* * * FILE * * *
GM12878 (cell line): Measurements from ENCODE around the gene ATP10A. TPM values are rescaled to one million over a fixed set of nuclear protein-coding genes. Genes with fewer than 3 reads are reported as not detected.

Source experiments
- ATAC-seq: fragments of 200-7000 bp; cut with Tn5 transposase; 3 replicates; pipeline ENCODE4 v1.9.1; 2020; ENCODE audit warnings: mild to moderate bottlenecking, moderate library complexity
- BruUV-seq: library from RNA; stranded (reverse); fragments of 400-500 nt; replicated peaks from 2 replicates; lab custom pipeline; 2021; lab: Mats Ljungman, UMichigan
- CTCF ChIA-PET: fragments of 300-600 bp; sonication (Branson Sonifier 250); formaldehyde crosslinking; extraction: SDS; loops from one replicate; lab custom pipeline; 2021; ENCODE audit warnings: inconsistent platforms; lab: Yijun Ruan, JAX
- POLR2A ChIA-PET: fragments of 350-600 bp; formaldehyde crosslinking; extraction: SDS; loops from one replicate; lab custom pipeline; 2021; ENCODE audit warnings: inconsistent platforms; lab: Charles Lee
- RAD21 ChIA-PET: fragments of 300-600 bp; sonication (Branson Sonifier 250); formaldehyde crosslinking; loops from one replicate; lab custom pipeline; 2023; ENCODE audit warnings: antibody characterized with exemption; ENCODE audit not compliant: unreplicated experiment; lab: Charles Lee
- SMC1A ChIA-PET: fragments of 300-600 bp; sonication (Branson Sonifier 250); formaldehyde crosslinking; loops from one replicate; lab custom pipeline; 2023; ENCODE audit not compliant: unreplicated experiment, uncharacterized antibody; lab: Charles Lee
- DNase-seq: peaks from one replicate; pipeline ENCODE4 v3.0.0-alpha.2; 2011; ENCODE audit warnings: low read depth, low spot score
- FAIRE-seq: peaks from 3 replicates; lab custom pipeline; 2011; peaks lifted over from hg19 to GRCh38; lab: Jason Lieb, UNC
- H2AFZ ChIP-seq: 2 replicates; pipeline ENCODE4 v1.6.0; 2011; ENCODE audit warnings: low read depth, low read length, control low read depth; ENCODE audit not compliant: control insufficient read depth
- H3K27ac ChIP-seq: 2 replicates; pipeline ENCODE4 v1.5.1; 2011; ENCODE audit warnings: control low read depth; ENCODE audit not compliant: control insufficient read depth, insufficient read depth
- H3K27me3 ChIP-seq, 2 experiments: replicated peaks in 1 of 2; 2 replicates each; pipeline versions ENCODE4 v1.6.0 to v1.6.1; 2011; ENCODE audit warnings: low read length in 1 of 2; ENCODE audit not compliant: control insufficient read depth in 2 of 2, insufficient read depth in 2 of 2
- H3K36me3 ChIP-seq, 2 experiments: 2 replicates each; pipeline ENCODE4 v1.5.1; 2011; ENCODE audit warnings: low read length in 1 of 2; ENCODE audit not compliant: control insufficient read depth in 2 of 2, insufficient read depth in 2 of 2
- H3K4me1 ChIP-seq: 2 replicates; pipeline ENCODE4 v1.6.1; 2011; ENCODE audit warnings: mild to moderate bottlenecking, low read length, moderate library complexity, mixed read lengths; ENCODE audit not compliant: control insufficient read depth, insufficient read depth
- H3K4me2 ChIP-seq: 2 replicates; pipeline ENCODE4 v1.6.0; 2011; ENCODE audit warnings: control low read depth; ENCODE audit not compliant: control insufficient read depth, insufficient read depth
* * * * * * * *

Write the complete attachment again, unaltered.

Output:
GM12878 (cell line): Measurements from ENCODE around the gene ATP10A. TPM values are rescaled to one million over a fixed set of nuclear protein-coding genes. Genes with fewer than 3 reads are reported as not detected.

Source experiments
- ATAC-seq: fragments of 200-7000 bp; cut with Tn5 transposase; 3 replicates; pipeline ENCODE4 v1.9.1; 2020; ENCODE audit warnings: mild to moderate bottlenecking, moderate library complexity
- BruUV-seq: library from RNA; stranded (reverse); fragments of 400-500 nt; replicated peaks from 2 replicates; lab custom pipeline; 2021; lab: Mats Ljungman, UMichigan
- CTCF ChIA-PET: fragments of 300-600 bp; sonication (Branson Sonifier 250); formaldehyde crosslinking; extraction: SDS; loops from one replicate; lab custom pipeline; 2021; ENCODE audit warnings: inconsistent platforms; lab: Yijun Ruan, JAX
- POLR2A ChIA-PET: fragments of 350-600 bp; formaldehyde crosslinking; extraction: SDS; loops from one replicate; lab custom pipeline; 2021; ENCODE audit warnings: inconsistent platforms; lab: Charles Lee
- RAD21 ChIA-PET: fragments of 300-600 bp; sonication (Branson Sonifier 250); formaldehyde crosslinking; loops from one replicate; lab custom pipeline; 2023; ENCODE audit warnings: antibody characterized with exemption; ENCODE audit not compliant: unreplicated experiment; lab: Charles Lee
- SMC1A ChIA-PET: fragments of 300-600 bp; sonication (Branson Sonifier 250); formaldehyde crosslinking; loops from one replicate; lab custom pipeline; 2023; ENCODE audit not compliant: unreplicated experiment, uncharacterized antibody; lab: Charles Lee
- DNase-seq: peaks from one replicate; pipeline ENCODE4 v3.0.0-alpha.2; 2011; ENCODE audit warnings: low read depth, low spot score
- FAIRE-seq: peaks from 3 replicates; lab custom pipeline; 2011; peaks lifted over from hg19 to GRCh38; lab: Jason Lieb, UNC
- H2AFZ ChIP-seq: 2 replicates; pipeline ENCODE4 v1.6.0; 2011; ENCODE audit warnings: low read depth, low read length, control low read depth; ENCODE audit not compliant: control insufficient read depth
- H3K27ac ChIP-seq: 2 replicates; pipeline ENCODE4 v1.5.1; 2011; ENCODE audit warnings: control low read depth; ENCODE audit not compliant: control insufficient read depth, insufficient read depth
- H3K27me3 ChIP-seq, 2 experiments: replicated peaks in 1 of 2; 2 replicates each; pipeline versions ENCODE4 v1.6.0 to v1.6.1; 2011; ENCODE audit warnings: low read length in 1 of 2; ENCODE audit not compliant: control insufficient read depth in 2 of 2, insufficient read depth in 2 of 2
- H3K36me3 ChIP-seq, 2 experiments: 2 replicates each; pipeline ENCODE4 v1.5.1; 2011; ENCODE audit warnings: low read length in 1 of 2; ENCODE audit not compliant: control insufficient read depth in 2 of 2, insufficient read depth in 2 of 2
- H3K4me1 ChIP-seq: 2 replicates; pipeline ENCODE4 v1.6.1; 2011; ENCODE audit warnings: mild to moderate bottlenecking, low read length, moderate library complexity, mixed read lengths; ENCODE audit not compliant: control insufficient read depth, insufficient read depth
- H3K4me2 ChIP-seq: 2 replicates; pipeline ENCODE4 v1.6.0; 2011; ENCODE audit warnings: control low read depth; ENCODE audit not compliant: control insufficient read depth, insufficient read depth